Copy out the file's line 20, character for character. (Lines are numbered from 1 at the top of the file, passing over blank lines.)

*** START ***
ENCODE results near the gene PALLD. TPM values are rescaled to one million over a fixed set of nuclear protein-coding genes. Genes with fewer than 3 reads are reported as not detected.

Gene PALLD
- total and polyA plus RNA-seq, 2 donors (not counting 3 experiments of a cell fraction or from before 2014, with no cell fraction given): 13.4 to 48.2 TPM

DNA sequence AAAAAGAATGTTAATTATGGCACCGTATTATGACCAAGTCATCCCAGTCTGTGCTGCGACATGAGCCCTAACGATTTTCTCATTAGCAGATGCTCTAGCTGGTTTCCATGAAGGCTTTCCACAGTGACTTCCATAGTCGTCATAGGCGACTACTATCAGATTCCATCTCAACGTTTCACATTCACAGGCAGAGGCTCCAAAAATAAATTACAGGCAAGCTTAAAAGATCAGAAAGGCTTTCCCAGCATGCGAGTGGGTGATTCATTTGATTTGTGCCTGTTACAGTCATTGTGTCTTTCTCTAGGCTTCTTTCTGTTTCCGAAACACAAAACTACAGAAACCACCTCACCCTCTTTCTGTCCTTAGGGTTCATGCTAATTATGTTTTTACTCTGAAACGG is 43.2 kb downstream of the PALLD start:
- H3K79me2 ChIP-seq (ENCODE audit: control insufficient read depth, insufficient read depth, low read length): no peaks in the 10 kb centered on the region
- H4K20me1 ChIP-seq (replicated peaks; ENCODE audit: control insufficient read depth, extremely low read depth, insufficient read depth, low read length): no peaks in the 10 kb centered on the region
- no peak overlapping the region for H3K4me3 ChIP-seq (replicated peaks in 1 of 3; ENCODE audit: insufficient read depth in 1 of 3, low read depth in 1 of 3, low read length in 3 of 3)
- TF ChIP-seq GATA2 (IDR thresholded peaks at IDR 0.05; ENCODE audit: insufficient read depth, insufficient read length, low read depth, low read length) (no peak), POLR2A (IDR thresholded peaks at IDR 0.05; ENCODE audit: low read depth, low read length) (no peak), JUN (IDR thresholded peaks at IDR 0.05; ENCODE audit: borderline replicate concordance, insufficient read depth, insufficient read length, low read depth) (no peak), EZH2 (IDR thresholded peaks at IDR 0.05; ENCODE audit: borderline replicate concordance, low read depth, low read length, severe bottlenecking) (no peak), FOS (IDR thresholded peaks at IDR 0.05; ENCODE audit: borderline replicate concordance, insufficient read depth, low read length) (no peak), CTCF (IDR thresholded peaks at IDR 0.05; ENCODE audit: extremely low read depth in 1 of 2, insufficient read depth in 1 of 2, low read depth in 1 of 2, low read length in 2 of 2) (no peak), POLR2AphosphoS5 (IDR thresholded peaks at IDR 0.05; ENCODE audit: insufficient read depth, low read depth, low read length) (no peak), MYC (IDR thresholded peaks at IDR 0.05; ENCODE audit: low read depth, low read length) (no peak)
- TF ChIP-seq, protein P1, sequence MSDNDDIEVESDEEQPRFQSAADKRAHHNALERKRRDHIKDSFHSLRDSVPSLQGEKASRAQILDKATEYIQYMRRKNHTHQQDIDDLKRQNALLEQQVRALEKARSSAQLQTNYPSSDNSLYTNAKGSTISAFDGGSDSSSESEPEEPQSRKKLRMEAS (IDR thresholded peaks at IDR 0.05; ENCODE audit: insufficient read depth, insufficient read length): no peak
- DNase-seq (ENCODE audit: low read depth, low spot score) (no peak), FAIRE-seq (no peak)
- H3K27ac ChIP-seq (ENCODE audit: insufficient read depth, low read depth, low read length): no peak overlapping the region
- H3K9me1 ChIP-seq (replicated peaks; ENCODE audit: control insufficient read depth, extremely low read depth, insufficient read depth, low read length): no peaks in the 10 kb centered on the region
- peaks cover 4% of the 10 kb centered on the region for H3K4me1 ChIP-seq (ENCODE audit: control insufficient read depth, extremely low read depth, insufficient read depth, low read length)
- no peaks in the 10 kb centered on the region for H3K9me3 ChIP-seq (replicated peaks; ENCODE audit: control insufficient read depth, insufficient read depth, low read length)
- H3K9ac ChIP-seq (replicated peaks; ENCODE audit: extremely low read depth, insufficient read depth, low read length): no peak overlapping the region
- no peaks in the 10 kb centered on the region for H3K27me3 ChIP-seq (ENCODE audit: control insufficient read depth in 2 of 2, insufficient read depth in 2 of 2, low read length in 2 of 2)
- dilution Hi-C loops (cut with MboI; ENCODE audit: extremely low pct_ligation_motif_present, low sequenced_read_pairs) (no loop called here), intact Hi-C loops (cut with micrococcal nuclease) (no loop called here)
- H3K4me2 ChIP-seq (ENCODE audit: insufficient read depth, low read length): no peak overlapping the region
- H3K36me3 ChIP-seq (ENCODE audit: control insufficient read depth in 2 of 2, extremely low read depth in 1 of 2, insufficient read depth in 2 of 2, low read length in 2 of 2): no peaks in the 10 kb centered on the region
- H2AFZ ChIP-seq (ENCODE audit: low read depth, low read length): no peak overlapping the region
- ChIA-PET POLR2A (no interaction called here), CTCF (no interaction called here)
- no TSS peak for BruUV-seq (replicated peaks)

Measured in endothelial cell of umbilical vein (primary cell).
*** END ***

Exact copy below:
- H2AFZ ChIP-seq (ENCODE audit: low read depth, low read length): no peak overlapping the region